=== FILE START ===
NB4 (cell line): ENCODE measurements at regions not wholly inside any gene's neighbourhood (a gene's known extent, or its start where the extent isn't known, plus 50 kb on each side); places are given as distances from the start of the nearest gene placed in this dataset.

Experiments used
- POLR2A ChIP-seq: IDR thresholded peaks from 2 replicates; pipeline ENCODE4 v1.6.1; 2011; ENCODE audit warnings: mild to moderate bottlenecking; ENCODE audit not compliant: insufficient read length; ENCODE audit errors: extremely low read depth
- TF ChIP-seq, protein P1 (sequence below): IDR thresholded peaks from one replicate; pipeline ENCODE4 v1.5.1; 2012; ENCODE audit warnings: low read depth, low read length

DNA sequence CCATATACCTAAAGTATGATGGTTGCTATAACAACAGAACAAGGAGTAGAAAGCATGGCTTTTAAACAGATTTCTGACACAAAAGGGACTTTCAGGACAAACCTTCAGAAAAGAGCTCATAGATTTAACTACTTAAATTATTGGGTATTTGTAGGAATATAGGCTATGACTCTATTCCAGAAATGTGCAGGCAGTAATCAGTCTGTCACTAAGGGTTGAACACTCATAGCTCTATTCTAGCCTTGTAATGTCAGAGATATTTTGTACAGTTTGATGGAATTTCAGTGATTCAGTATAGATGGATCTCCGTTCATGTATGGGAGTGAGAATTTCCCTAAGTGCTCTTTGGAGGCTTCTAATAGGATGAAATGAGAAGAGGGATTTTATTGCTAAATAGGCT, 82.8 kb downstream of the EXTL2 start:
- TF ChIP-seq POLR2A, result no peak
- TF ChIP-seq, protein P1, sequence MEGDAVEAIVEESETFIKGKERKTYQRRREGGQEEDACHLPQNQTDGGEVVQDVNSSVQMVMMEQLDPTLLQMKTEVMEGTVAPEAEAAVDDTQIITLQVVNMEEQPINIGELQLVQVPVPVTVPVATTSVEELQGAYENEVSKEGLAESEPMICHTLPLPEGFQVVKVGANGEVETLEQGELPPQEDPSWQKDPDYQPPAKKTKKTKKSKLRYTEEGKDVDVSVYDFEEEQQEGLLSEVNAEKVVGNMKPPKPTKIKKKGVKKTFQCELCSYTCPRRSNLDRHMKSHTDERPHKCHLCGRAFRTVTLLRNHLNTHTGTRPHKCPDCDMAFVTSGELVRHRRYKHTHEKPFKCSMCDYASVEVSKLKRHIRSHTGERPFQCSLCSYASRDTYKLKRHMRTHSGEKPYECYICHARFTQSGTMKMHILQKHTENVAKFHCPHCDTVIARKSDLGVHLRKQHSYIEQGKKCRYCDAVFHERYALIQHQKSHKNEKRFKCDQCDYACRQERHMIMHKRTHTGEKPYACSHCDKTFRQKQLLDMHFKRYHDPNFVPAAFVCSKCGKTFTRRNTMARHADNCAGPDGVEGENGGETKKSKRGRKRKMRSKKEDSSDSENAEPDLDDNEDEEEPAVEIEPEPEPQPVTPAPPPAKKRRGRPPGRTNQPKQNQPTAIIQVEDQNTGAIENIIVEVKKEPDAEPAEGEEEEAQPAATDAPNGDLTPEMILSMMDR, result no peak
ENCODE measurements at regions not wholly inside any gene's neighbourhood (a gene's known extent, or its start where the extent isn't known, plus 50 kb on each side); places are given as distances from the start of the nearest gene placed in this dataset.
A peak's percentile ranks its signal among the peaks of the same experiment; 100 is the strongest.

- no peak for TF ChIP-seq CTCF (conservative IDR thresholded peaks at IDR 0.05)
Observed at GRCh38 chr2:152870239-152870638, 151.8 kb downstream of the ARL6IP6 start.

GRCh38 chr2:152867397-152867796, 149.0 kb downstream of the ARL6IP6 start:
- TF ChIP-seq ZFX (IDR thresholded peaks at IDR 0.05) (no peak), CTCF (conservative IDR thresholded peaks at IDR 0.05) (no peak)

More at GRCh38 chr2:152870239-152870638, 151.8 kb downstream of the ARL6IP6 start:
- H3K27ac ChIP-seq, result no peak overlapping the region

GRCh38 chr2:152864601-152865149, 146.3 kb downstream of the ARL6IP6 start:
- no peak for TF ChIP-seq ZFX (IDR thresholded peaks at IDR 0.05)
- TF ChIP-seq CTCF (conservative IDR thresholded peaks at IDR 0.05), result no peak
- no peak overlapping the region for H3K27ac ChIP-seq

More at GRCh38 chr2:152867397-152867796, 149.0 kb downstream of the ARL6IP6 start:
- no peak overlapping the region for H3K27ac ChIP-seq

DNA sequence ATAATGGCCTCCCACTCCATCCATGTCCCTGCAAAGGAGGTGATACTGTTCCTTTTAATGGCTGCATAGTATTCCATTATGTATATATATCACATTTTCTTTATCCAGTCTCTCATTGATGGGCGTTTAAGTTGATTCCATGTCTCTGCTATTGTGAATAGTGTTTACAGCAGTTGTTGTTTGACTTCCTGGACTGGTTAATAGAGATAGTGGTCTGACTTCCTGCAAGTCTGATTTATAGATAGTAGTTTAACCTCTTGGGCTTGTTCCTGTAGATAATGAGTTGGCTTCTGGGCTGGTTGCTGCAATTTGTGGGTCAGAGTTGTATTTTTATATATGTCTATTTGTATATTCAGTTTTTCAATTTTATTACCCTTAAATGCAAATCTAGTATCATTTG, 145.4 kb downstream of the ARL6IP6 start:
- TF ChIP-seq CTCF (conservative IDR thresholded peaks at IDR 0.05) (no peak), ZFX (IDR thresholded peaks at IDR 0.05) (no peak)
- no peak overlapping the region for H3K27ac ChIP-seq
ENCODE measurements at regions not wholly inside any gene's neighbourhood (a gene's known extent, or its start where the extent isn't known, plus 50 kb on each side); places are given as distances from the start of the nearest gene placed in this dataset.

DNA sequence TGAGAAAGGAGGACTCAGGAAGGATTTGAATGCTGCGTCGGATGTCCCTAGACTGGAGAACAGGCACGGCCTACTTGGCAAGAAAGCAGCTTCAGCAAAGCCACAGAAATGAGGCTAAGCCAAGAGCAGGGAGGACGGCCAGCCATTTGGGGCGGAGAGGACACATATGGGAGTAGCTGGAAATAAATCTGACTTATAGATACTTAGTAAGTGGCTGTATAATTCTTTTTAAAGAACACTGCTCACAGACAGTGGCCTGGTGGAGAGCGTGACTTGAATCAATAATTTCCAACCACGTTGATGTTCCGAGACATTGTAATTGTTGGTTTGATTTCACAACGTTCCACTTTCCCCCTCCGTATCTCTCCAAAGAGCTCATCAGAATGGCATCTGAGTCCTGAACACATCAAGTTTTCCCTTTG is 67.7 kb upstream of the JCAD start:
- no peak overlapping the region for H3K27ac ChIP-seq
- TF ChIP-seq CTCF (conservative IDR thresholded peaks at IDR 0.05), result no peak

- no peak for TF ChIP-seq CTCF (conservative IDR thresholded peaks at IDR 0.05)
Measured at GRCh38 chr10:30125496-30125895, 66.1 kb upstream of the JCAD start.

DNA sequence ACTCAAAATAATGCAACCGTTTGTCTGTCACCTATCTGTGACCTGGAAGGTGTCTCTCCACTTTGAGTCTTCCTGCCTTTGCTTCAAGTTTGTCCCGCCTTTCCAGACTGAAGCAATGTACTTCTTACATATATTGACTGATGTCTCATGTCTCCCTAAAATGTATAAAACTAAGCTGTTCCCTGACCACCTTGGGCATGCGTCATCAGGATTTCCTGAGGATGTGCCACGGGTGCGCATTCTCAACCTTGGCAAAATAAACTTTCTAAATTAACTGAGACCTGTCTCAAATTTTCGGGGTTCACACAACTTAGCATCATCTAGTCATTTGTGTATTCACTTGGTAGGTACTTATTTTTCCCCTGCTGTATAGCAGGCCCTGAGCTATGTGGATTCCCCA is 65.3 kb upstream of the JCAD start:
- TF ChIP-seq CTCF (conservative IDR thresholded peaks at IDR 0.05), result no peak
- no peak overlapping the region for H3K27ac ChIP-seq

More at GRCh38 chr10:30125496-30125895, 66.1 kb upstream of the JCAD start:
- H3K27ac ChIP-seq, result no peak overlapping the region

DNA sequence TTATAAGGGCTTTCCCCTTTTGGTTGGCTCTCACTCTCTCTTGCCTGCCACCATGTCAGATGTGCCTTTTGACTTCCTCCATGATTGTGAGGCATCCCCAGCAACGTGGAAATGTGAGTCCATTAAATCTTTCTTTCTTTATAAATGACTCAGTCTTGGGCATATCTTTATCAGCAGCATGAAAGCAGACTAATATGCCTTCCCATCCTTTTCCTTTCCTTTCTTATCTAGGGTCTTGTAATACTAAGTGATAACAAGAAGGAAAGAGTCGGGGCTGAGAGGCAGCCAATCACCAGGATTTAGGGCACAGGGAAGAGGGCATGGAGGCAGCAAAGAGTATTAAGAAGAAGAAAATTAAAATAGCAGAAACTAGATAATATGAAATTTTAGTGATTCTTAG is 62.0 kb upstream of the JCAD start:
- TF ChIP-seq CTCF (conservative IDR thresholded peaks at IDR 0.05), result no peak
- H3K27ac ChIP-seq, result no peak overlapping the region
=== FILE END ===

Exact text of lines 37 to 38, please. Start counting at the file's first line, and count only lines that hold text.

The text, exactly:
- TF ChIP-seq CTCF (conservative IDR thresholded peaks at IDR 0.05), result no peak
- H3K27ac ChIP-seq, result no peak overlapping the region